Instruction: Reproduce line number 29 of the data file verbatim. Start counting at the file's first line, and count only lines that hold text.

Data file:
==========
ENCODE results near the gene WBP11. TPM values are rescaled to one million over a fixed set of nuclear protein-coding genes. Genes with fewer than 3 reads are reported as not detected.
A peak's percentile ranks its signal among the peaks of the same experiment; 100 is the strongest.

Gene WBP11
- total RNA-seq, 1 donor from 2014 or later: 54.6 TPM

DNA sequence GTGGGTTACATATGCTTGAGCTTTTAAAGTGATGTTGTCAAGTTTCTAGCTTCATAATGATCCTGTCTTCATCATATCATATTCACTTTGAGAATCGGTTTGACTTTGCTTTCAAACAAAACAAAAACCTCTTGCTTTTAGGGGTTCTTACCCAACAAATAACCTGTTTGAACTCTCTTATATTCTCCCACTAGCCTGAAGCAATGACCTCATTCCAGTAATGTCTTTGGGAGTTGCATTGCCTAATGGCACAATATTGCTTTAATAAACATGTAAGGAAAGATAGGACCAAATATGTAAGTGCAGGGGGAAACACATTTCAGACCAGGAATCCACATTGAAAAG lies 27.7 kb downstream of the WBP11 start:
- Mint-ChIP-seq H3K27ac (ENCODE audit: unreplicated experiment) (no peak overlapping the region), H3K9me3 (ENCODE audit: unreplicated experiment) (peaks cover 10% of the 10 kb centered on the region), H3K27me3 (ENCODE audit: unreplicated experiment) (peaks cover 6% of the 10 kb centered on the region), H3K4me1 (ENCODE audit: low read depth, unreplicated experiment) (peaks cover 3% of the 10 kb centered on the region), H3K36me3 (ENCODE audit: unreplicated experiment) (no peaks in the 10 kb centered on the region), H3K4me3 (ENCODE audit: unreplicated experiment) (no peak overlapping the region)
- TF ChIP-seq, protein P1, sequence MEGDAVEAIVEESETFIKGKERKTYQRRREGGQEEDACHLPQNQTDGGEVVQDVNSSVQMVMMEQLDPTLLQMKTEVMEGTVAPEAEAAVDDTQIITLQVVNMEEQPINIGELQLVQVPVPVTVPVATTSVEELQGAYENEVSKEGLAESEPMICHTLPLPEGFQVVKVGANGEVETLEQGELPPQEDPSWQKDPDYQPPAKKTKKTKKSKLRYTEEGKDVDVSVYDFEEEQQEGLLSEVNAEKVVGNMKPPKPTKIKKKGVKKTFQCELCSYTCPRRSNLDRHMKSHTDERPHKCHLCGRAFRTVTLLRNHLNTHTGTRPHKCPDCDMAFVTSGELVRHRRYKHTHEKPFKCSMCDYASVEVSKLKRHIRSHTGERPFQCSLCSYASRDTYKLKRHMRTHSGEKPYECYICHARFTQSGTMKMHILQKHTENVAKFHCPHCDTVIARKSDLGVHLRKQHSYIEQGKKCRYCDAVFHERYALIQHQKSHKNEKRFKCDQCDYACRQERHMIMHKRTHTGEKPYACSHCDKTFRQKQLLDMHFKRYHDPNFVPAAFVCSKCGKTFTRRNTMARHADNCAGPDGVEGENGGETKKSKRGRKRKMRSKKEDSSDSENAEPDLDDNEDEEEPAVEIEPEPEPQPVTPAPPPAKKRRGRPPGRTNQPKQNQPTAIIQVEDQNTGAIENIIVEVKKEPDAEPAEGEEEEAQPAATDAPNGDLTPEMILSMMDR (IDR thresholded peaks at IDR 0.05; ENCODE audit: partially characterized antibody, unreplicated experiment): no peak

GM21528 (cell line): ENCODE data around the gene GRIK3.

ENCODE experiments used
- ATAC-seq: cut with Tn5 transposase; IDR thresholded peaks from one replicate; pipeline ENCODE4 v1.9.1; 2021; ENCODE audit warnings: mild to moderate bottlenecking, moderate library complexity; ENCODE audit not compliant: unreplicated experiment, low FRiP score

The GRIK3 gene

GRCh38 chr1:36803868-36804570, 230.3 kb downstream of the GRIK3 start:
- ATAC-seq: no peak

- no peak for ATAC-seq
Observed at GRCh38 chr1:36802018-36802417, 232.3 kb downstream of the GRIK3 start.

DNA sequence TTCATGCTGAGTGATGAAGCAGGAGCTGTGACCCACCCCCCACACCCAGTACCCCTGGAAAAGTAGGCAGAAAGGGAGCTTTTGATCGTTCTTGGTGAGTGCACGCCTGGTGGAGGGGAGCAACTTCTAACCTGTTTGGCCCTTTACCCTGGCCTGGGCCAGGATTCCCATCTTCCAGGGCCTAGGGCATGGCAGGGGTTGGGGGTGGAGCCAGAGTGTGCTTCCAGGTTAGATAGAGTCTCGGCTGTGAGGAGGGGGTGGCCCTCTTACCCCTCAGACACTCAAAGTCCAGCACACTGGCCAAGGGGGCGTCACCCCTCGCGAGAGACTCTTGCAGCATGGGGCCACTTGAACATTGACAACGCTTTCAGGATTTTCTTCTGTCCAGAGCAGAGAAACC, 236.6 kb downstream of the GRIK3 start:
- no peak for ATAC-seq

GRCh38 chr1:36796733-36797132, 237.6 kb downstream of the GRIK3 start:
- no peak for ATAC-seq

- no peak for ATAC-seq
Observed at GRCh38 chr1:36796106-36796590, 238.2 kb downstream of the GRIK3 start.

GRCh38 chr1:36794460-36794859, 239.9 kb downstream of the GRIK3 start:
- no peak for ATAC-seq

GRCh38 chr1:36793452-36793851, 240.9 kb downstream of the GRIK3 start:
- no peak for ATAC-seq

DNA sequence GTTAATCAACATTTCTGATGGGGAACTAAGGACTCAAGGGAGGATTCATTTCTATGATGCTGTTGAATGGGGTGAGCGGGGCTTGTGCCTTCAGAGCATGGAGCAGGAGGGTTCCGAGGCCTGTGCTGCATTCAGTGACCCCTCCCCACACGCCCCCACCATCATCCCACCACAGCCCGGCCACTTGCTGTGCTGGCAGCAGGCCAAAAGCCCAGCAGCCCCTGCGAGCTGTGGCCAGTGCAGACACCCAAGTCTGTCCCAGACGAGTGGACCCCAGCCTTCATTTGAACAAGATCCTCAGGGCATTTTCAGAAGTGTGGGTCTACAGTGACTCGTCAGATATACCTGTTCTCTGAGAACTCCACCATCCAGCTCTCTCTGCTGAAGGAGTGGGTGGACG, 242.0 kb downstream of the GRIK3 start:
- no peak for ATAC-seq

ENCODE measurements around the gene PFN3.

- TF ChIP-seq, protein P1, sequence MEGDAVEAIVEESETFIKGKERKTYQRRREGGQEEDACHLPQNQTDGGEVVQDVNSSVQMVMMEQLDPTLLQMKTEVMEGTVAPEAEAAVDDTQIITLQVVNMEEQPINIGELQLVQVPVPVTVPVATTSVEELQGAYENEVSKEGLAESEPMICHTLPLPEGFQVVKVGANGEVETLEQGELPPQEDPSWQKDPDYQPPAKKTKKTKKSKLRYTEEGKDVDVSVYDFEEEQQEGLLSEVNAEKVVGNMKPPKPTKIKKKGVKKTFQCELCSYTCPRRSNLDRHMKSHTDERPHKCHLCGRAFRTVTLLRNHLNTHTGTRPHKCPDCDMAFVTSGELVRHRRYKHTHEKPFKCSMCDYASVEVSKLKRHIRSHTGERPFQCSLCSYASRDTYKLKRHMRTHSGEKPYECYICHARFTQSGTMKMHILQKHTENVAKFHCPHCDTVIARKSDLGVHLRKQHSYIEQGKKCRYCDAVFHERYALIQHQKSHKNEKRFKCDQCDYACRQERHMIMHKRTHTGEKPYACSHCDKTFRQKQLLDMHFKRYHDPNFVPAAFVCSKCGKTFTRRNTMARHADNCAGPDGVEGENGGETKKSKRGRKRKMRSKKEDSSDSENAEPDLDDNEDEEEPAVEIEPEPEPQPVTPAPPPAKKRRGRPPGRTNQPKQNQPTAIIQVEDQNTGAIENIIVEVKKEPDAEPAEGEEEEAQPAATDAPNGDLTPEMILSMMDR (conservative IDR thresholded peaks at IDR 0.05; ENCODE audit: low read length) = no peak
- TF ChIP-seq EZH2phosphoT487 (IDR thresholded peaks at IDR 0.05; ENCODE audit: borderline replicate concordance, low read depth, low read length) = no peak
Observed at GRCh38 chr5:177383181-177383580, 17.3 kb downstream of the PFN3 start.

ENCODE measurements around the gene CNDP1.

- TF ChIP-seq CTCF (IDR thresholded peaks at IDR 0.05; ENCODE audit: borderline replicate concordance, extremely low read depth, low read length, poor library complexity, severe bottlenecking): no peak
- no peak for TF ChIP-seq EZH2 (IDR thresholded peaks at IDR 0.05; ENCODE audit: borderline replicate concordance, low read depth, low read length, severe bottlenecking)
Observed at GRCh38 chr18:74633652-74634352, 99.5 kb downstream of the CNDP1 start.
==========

- TF ChIP-seq, protein P1, sequence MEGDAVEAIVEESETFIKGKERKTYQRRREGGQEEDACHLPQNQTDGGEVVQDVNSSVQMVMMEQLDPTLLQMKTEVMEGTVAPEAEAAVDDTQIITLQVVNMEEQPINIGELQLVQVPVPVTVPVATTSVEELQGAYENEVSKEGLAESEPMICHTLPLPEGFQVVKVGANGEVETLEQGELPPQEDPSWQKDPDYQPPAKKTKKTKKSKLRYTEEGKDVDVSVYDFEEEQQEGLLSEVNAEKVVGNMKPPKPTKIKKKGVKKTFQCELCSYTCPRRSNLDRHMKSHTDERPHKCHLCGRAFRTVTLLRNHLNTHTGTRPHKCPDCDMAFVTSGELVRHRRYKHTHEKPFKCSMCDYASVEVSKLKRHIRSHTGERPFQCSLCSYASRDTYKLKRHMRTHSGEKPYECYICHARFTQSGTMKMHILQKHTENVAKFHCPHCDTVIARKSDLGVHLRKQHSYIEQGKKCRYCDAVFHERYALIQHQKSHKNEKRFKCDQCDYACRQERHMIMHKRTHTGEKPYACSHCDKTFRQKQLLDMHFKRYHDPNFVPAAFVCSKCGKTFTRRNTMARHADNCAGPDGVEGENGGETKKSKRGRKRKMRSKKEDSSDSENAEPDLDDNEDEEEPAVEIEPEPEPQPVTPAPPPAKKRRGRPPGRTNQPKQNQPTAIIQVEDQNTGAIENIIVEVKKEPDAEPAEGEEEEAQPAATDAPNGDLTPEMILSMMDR (conservative IDR thresholded peaks at IDR 0.05; ENCODE audit: low read length) = no peak